Never Again

As I looked at the WVU-Georgia matchup in the Sugar Bowl, I was concerned about West Virginia's ability to run the ball. So much, in fact, that I forgot a basic tenet that has been proved over and over again.

The simple fact I failed to place enough emphasis on? That WVU, over the last three years, runs the ball on just about everyone. And does so successfully. It doesn't matter who the offensive linemen are, or who is toting the rock. It doesn't matter if it's stretch plays, isolations, read options, speed options or sweeps or quarterback draws. It doesn't matter if the other team puts five, six, seven or eight men in the box. And it doesn't matter if it's Maryland, Louisville, Miami, Pitt or Georgia. Somehow, someway, WVU is going to move the ball on the ground.

I was worried about WVU's ability to get outside against the Bulldogs' speedy defensive ends. I was worried that UGA's excellent pursuit speed would kill Steve Slaton's ability to cut back, or Pat White's scrambling. And no way would Owen Schmitt be able to power through some of the best tacklers in the SEC, or rip off one of his eye-popping quick bursts inside for a long gainer.


Make that: Wrong, wrong and wrong.

The Mountaineers shredded the Bulldog defense for 382 yards on the ground. WVU averaged 6.1 yards per carry. Georgia never stopped West Virginia's attack – only silly Mountaineer penalties stopped possessions. The Mountaineers would have easily scored 50 points had they not shot themselves in the foot on three second half drives, and although that would have eliminated a lot of the drama, it also would have underscored how dominant WVU was on the night.

So, this spring and fall, when I'm analyzing how WVU will overcome the loss of tackles Garin Justice and Travis Garrett, and trying to figure out how the Mountaineers will fare against the adjustments that will surely be made by their foes, I promise I'll remember one thing.

WVU can run the ball. Against anyone.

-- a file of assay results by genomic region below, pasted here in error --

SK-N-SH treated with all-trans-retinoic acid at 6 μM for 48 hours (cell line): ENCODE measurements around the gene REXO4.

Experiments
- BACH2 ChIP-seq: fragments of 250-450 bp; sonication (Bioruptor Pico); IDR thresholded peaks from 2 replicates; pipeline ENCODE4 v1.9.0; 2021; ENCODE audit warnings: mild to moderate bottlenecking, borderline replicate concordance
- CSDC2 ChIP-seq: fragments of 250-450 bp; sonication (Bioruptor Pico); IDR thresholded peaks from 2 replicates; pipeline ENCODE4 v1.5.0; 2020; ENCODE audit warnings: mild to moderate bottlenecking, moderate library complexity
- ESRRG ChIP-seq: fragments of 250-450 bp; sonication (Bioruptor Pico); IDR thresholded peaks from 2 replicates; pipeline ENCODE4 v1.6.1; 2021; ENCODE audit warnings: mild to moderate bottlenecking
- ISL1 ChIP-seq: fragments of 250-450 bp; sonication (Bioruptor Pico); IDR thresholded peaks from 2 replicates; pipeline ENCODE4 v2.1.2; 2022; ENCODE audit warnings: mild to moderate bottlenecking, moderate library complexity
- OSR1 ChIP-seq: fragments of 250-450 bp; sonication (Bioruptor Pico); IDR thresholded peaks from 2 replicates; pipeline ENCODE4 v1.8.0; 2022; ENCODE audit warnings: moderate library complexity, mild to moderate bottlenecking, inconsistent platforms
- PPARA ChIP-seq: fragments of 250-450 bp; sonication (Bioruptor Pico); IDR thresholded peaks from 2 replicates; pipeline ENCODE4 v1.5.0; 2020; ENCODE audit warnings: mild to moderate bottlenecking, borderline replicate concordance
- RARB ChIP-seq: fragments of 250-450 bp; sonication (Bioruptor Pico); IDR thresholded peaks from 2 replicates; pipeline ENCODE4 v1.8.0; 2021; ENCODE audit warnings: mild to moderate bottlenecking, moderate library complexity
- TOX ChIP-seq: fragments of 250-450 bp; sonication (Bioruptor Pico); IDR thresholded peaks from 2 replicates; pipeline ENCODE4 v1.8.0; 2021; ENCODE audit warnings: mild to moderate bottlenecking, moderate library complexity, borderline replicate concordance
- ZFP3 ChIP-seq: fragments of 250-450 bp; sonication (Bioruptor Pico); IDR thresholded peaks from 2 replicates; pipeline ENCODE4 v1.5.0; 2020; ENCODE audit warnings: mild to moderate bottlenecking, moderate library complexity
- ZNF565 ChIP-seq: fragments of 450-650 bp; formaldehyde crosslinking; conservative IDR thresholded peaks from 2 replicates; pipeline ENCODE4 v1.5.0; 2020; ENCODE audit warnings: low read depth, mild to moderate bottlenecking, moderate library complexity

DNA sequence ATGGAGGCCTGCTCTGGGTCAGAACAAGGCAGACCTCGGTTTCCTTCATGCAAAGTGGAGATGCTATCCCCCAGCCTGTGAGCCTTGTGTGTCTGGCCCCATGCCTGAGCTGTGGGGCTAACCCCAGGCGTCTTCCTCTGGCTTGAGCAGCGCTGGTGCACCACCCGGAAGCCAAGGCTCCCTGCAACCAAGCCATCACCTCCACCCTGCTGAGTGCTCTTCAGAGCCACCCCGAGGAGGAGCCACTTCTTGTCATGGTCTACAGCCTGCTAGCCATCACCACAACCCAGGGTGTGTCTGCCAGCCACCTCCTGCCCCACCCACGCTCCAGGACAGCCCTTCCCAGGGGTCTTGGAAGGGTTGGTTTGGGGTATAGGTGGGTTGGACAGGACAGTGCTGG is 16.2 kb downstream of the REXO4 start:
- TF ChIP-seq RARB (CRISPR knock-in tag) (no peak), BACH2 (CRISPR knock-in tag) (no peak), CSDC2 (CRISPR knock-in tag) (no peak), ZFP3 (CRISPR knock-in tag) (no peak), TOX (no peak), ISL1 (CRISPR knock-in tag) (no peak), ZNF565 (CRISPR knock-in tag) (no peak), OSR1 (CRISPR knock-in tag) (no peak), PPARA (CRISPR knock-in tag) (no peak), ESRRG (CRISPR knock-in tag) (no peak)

* * *

Georgia safety Greg Blue is a great player. He has the classic high waist and long legs of a player that can run, and his eight tackles in the Sugar Bowl attest to his abilities on the field. It's too bad that awareness of his opponents' talent isn't among those great qualities.

Blue yapped all week about "introducing WVU's freshmen to the SEC", and consistently downplayed the Mountaineers' abilities. Then, after his defense was torched for 502 yards of total offense, he continued, saying that WVU wasn't a top ten team and that he didn't think Steve Slaton, who broke the all-time Sugar Bowl rushing record with 204 yards, was anything special.

The only thing I can think of to say to that is that if WVU isn't a top ten team, then Georgia must not be a Top 20 squad.

* * *

Actual sign seen in the Georgia Dome, being held up by a male Georgia fan: "My wife is having Greg Blue's baby."

My immediate reaction: Stunned silence, then about five minutes of thought in trying to decide if the sign was a compliment or not.

* * *

Speaking of bad characters, nice showing by Marcus Vick in stomping on the knee of Louisville's Elvis Dumervil. Even if it was just a heat of the moment reaction, it was not, as Vick tried to claim, "an accident". Going after a knee is an ugly thing, as every athlete knows the vulnerability of the joint. That was at best a cheap shot, and at worst an attempt to take a star player out of the action.

Even more embarrassing for Virginia Tech was the reaction of head apologist Frank Beamer, who termed the act, "unfortunate". No, Frank – unfortunate is having a flat tire or losing a guy to a fluke injury. What your player did bordered on assault. And your reaction, just as you displayed in slapping one of your players two years ago in Morgantown, was yet another black eye for a school that I'm glad no longer appears on WVU's schedule. Your school deserves to be in a conference as shady as the ACC, which is filled with teams that melt down and begin committing personal fouls by the busload as soon as things start gong wrong on the field.

* * *

Great scene at the Hyatt Regency in Atlanta after the game. When the team arrived after the game, fans filled the lobby and lined the railings of the atrium to greet them. The crowd formed a corridor that the players filed through on the way to the elevators and their rooms, accepting congratulations all the way.

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